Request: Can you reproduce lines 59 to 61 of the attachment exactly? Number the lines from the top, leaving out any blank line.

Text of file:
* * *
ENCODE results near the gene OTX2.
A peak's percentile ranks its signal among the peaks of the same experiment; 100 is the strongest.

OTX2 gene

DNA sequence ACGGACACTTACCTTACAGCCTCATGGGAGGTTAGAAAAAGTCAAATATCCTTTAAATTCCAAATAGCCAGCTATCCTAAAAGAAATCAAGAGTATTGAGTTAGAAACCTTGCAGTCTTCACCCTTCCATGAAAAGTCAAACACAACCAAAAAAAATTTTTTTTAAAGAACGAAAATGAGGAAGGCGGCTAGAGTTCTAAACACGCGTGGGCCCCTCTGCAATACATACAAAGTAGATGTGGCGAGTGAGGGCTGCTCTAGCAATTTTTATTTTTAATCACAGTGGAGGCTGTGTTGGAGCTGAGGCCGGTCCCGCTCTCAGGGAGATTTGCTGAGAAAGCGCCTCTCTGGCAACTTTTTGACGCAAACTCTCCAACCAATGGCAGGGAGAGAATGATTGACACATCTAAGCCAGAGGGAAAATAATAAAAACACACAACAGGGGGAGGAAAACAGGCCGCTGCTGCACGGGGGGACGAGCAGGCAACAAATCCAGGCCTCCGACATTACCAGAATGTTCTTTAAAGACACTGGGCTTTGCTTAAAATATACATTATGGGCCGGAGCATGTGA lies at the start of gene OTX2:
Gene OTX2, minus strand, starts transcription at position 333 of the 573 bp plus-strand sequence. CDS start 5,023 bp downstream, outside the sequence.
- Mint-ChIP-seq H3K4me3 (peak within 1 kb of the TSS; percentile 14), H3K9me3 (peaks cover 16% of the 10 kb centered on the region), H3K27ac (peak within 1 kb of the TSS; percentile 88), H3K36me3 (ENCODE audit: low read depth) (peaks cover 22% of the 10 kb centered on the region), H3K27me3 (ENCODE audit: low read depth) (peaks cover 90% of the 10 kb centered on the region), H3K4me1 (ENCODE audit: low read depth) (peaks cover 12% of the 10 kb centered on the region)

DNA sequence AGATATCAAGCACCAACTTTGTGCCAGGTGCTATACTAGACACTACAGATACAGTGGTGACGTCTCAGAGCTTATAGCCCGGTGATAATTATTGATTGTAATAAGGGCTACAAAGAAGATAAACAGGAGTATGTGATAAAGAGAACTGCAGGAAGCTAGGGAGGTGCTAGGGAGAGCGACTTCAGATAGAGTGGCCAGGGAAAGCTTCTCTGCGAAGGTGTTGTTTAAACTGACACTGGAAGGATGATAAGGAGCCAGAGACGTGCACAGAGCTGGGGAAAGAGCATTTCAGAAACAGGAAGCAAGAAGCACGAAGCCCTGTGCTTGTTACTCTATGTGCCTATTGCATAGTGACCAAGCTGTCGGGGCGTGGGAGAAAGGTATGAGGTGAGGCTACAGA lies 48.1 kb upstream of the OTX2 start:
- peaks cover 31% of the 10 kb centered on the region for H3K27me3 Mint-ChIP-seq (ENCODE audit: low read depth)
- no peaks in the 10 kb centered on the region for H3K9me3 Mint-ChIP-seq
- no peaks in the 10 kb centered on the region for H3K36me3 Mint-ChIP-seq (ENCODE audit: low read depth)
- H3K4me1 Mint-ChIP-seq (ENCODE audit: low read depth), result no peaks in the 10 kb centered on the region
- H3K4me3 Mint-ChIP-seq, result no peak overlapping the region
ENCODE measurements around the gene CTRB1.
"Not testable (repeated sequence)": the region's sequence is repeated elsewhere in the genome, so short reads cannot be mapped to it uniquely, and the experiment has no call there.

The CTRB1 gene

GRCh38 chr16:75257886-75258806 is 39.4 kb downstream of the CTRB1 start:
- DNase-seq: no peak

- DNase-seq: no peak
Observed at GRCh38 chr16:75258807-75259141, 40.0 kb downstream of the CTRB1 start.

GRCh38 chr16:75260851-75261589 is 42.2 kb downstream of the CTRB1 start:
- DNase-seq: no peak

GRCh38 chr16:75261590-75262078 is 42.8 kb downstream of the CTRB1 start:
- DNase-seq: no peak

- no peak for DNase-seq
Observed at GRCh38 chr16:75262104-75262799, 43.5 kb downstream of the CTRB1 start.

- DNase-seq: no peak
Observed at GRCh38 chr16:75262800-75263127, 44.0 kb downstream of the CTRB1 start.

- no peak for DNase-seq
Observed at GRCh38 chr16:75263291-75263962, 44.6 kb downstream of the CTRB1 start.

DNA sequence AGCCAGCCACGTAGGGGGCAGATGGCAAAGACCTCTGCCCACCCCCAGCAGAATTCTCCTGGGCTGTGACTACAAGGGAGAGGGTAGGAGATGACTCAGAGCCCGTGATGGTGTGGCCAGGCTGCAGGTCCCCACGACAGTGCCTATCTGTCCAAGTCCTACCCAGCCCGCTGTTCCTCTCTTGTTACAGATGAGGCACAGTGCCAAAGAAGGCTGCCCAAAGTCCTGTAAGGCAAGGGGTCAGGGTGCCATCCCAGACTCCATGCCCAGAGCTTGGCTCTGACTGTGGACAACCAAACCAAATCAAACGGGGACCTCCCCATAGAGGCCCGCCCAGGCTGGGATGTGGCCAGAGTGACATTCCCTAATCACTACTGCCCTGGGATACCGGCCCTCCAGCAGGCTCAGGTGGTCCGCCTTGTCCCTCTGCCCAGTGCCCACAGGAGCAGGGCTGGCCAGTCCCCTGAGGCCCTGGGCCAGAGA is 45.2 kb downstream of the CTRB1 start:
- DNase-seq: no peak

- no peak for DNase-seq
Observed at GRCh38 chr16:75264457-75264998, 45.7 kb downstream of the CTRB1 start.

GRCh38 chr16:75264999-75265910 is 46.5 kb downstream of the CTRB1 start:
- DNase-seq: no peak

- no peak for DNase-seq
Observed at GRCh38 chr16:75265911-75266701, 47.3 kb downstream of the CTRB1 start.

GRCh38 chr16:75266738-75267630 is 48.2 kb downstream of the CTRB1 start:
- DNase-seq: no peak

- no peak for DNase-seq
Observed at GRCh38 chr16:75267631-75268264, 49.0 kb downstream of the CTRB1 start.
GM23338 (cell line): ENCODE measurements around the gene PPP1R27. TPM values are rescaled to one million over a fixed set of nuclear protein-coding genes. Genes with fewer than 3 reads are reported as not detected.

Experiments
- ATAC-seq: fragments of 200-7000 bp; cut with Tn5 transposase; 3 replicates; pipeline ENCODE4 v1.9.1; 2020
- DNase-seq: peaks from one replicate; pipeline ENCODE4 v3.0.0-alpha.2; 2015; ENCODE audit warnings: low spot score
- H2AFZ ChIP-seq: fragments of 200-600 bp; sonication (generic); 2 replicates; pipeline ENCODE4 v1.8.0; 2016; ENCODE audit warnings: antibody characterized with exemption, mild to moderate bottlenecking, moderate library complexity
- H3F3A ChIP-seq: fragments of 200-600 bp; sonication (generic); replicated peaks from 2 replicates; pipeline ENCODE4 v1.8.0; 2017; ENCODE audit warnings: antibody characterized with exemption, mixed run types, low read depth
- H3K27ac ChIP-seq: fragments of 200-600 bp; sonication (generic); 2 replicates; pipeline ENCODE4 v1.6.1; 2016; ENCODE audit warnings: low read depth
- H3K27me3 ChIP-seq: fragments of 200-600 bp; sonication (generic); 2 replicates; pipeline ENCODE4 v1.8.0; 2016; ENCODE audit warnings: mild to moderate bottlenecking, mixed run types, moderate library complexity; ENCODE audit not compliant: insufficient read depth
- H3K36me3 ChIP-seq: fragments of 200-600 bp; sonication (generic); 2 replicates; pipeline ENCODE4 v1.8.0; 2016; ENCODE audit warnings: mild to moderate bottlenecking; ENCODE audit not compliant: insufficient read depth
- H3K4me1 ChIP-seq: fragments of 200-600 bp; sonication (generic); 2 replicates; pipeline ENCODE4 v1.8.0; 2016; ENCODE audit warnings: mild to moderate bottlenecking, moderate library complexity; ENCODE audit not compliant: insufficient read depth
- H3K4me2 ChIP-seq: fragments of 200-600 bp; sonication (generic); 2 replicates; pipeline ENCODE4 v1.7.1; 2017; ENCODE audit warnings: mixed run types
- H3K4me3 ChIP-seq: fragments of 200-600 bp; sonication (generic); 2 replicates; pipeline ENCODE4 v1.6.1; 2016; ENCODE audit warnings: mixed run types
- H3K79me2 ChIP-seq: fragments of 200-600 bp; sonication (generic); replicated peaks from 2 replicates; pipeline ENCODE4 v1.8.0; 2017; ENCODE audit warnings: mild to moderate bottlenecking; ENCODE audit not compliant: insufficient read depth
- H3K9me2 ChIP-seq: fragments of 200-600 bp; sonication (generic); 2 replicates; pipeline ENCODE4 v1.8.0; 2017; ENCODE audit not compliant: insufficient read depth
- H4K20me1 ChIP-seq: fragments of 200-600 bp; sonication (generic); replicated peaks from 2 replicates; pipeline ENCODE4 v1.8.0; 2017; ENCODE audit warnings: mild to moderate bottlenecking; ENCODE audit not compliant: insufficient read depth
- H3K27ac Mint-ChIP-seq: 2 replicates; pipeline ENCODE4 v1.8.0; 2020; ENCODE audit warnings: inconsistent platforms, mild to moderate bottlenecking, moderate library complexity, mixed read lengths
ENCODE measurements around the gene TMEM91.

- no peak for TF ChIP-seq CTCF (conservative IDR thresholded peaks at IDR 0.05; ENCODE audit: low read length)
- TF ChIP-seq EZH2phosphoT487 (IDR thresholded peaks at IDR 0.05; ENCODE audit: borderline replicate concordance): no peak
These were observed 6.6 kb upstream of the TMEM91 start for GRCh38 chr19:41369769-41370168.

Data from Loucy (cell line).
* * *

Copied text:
- no peak for TF ChIP-seq CTCF (conservative IDR thresholded peaks at IDR 0.05; ENCODE audit: low read length)
- TF ChIP-seq EZH2phosphoT487 (IDR thresholded peaks at IDR 0.05; ENCODE audit: borderline replicate concordance): no peak
These were observed 6.6 kb upstream of the TMEM91 start for GRCh38 chr19:41369769-41370168.